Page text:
When I first began flying radio-controlled model aircraft as a teenager, helicopters were reserved for an elite class of modelers—those with lots of time, money, and skill. Decades later, remote-controlled helicopters remain a challenge to fly, but nowadays at least, you can test your skills with one without spending more than it costs to take the family out for a decent meal.
Warning: A good fraction of remote-control helicopters crash and break the first time their new owners try to fly them, which could be especially discouraging for a young person. But there are ways to avoid that fate. One is to purchase a helicopter with two rotors that spin around the same axis. These coaxial models tend to have the most docile handling characteristics.
Some of the least expensive model helicopters of this kind can be had for less than US $30. But these typically offer only an infrared communications link and very limited control—just two channels: One adjusts the amount of power fed to the rotors, lifting the helicopter off the ground; the other varies how the power is split between the two rotors—when power is not evenly distributed, a reactive torque results, turning the craft.
Instead of buying at the very lowest end, for a little more you can get three control channels and true radio control. I bought such a helicopter (the X-Chaser, manufactured by a company called H.C.W.) for about $45 from Banana Hobby in Monterey Park, Calif. It amazes me that for this price you can buy a radio-controlled helicopter that can be made to go up and down, forward and backward, and turn left and right in a controllable fashion.
The X-Chaser, like most model helicopters being sold these days, requires no assembly. It can be flown as soon as you charge the onboard lithium-polymer battery. But there are some small modifications you might want to make if you’re the tinkering type. These are designed to make this tiny toy copter feel a bit more like, well, a bigger toy copter. They can all be accomplished with just a small amount of hacking to the transmitter.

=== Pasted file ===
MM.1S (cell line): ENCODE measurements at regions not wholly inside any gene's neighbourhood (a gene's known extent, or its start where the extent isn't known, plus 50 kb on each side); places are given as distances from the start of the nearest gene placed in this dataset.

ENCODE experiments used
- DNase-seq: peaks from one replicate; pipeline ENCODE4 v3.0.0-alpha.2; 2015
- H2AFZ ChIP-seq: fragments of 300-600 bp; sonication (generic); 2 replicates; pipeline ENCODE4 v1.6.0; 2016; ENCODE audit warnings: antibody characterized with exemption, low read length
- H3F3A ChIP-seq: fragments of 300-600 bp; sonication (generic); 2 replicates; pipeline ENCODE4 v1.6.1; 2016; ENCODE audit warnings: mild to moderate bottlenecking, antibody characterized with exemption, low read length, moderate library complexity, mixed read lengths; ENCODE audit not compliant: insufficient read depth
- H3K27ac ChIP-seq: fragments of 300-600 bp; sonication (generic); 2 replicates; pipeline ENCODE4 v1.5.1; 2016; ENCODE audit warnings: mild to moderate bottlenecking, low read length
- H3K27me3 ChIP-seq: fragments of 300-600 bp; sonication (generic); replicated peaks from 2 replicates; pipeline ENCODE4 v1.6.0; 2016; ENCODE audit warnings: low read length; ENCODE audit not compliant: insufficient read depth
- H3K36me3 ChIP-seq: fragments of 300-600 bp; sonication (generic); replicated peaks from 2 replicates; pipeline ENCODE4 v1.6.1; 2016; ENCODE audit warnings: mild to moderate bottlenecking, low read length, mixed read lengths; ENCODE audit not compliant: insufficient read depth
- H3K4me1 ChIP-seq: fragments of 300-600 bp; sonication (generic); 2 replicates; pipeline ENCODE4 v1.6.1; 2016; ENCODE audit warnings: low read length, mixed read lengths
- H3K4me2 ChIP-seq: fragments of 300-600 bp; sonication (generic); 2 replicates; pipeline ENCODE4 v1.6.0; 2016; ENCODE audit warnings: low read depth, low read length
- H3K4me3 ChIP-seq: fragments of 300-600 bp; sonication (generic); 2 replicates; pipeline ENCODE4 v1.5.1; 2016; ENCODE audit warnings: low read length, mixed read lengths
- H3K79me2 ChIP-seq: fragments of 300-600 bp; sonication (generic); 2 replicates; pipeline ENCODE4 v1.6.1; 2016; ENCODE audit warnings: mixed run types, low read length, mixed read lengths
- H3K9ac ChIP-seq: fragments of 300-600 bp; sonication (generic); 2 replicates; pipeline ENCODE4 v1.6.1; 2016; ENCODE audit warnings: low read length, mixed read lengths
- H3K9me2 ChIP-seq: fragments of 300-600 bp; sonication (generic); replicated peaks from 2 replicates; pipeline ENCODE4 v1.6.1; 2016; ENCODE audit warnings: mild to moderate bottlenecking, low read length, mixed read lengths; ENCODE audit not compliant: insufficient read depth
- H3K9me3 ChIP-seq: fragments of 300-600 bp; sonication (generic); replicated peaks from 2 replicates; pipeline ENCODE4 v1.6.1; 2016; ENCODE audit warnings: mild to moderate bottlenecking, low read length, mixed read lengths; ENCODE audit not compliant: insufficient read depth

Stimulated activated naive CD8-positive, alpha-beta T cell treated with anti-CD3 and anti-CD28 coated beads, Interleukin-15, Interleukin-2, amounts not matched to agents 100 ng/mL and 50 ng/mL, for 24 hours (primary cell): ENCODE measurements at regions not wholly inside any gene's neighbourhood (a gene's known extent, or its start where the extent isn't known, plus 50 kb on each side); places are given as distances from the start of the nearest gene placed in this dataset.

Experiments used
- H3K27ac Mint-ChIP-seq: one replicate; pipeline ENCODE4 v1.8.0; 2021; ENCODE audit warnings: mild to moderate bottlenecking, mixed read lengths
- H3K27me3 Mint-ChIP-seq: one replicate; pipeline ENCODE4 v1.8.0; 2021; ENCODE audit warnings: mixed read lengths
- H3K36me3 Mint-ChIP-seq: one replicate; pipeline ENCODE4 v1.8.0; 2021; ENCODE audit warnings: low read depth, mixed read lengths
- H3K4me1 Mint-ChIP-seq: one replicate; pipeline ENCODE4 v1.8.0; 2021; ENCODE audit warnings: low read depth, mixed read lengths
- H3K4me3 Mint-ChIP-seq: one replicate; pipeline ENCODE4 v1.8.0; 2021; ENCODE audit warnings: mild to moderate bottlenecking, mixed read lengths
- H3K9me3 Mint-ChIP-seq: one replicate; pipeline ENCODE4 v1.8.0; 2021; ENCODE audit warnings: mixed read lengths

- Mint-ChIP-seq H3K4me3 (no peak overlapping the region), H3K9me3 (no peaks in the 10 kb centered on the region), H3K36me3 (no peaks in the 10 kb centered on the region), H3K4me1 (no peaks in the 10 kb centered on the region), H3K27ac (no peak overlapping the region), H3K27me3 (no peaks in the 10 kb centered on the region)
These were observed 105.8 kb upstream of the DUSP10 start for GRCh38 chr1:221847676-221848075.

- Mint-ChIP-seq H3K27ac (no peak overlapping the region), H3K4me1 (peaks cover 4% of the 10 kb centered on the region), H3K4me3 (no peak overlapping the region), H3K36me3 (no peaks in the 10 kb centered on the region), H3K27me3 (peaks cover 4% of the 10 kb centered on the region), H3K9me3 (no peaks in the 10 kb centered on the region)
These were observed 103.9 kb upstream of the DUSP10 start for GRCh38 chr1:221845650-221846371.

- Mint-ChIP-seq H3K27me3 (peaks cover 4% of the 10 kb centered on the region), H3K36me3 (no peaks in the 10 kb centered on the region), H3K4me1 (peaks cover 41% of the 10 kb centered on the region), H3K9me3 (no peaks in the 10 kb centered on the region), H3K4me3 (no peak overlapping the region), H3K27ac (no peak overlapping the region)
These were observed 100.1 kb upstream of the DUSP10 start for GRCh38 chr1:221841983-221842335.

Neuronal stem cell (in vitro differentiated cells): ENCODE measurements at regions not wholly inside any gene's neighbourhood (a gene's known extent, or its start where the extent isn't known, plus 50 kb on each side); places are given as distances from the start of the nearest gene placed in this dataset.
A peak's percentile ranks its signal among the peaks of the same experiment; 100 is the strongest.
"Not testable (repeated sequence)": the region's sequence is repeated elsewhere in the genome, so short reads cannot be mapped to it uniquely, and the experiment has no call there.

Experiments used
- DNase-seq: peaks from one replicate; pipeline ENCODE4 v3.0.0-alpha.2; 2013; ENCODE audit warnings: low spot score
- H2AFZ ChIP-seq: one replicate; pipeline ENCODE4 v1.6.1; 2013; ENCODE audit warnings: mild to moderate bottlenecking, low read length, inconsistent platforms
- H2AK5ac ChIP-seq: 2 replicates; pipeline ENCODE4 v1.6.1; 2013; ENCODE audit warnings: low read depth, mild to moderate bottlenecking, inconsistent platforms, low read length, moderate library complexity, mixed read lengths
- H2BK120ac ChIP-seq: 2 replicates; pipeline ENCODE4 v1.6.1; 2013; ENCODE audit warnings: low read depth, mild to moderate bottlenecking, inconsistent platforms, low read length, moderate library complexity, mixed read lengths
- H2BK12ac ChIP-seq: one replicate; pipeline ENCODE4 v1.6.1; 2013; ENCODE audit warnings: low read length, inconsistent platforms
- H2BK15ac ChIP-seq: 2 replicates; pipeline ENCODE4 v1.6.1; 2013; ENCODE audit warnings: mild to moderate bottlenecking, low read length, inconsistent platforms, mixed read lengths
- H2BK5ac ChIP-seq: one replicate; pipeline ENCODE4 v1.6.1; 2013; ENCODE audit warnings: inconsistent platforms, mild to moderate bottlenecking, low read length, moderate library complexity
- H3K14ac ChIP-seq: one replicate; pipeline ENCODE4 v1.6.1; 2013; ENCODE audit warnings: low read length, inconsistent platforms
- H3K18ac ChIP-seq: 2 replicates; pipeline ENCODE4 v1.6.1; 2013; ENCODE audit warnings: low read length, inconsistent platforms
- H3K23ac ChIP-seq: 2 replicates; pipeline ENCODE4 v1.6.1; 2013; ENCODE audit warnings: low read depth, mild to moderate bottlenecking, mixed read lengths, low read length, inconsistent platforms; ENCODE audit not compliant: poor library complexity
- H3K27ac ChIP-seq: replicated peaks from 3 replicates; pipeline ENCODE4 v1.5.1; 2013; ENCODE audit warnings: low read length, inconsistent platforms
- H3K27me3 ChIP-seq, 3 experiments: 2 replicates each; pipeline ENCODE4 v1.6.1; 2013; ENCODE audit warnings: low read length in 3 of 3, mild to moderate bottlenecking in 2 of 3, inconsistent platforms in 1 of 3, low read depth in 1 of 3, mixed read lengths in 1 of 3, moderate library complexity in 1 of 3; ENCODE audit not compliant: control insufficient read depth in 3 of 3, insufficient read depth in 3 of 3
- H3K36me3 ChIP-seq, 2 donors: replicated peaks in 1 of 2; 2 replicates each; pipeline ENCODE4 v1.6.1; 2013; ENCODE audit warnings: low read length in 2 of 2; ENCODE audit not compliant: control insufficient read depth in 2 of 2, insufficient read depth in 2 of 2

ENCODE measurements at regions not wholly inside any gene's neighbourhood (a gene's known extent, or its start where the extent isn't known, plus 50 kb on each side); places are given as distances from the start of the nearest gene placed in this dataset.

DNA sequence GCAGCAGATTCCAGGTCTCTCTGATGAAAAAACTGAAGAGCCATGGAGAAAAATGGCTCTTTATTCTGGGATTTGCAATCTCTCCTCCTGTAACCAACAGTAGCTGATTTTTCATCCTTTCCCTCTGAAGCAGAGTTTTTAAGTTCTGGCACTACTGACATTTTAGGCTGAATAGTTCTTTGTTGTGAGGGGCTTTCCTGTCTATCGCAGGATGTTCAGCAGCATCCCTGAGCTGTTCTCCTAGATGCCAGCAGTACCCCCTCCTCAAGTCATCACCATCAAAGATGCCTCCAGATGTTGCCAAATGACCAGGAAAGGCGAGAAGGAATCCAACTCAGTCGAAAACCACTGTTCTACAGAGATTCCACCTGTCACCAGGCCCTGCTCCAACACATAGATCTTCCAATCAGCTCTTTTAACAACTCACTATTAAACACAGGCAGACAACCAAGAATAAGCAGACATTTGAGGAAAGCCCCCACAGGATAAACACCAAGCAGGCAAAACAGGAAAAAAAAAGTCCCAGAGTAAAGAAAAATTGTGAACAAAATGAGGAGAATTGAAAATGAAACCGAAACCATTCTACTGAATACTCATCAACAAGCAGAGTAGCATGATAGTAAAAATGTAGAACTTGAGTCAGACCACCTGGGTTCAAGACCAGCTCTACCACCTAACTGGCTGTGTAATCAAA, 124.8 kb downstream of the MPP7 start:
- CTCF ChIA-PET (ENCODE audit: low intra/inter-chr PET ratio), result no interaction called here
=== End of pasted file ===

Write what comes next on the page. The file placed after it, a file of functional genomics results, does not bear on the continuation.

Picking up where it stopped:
The first and easiest modification is to the throttle control stick on the left side of the transmitter. An electric helicopter has no throttle per se, of course, but this is the name given to the control that powers the rotors. As with radio-control transmitters designed for use with airplanes, there are detents in the throttle stick, which cause it to move in a series of closely spaced increments. For helicopter flying, where you often want to make very fine adjustments of the throttle, such graduations are not close enough. So it’s best to make the throttle move smoothly by reversing the metal clip inside the transmitter that adds friction to the throttle stick’s movement.
My second modification to the transmitter prevents the helicopter from always turning to the left, which mine did even when the trim tab on the transmitter was adjusted to its rightmost position. More expensive models typically provide a way to center this control by adjusting the electronics carried on the helicopter. The inexpensive X-Chaser didn’t offer that recourse, so I added a 1 kilohm resistor to one side of the corresponding 5k potentiometer inside the transmitter. That allowed this ”rudder” control to be properly centered with the trim tab on the transmitter.
The final modification was to transfer the potentiometer I had just doctored from the right-hand stick to the left. This involved swapping a few mechanical parts and extending three wires so that they reached from the rudder potentiometer to the transmitter’s main printed-circuit board with the control in its new position. I wanted to use my experience flying the X-Chaser as a stepping stone to an even more capable four-channel model for which the rudder control would be on the left-hand control stick. Best, I thought, to train my thumbs only once.
The four-channel helicopter I chose to graduate to was another comparatively tame coaxial model: the Big Lama, manufactured by E-Sky. Although a 72-megahertz version of this helicopter can be had for slightly less, I bought one with an interference-resistant 2.4-gigahertz radio for $89.90, also from Banana Hobby.
I was pleasantly surprised to discover that the package contained a USB cable for the transmitter, allowing me to use it to run Flying Model Simulator. (The CD from E-Sky failed to install properly, so I just downloaded a copy of this free software.) I suggest you do the same. Indeed, flying a virtual model helicopter is an excellent way to avoid maiden-flight catastrophes with the real thing.
Another crash-prevention measure—and a very easy one—is to purchase a ”training kit,” a lightweight gizmo with cross struts and ping-pong balls that clips onto the helicopter’s landing gear, providing it with a wider, more stable stance and the ability to slide around on pavement. For $6, Banana Hobby sold me one that works great.